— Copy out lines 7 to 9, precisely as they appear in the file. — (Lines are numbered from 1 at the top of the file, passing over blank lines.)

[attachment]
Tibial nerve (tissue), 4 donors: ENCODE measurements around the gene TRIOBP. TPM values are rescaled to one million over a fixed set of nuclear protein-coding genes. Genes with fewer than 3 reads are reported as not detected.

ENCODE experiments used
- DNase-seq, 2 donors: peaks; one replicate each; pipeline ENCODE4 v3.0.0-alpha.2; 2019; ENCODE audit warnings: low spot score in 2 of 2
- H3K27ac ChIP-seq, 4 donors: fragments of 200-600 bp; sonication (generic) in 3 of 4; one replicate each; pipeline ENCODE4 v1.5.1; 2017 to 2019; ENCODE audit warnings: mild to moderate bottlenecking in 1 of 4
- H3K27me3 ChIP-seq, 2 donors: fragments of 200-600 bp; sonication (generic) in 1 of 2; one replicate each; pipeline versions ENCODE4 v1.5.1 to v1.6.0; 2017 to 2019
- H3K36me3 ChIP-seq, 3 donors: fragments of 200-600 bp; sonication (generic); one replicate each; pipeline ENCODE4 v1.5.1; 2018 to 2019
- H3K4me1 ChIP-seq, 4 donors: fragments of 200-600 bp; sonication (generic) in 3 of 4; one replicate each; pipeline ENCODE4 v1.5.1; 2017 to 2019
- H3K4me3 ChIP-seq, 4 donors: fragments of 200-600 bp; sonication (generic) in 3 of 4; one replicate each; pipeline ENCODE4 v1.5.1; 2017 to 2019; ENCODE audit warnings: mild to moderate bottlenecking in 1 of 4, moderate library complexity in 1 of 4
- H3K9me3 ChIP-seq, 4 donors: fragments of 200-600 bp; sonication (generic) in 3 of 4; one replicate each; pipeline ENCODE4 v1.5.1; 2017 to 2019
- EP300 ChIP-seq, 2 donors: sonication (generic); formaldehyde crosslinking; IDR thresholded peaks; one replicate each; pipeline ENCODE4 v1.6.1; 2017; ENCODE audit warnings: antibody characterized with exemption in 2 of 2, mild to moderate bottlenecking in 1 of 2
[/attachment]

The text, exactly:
- H3K4me1 ChIP-seq, 4 donors: fragments of 200-600 bp; sonication (generic) in 3 of 4; one replicate each; pipeline ENCODE4 v1.5.1; 2017 to 2019
- H3K4me3 ChIP-seq, 4 donors: fragments of 200-600 bp; sonication (generic) in 3 of 4; one replicate each; pipeline ENCODE4 v1.5.1; 2017 to 2019; ENCODE audit warnings: mild to moderate bottlenecking in 1 of 4, moderate library complexity in 1 of 4
- H3K9me3 ChIP-seq, 4 donors: fragments of 200-600 bp; sonication (generic) in 3 of 4; one replicate each; pipeline ENCODE4 v1.5.1; 2017 to 2019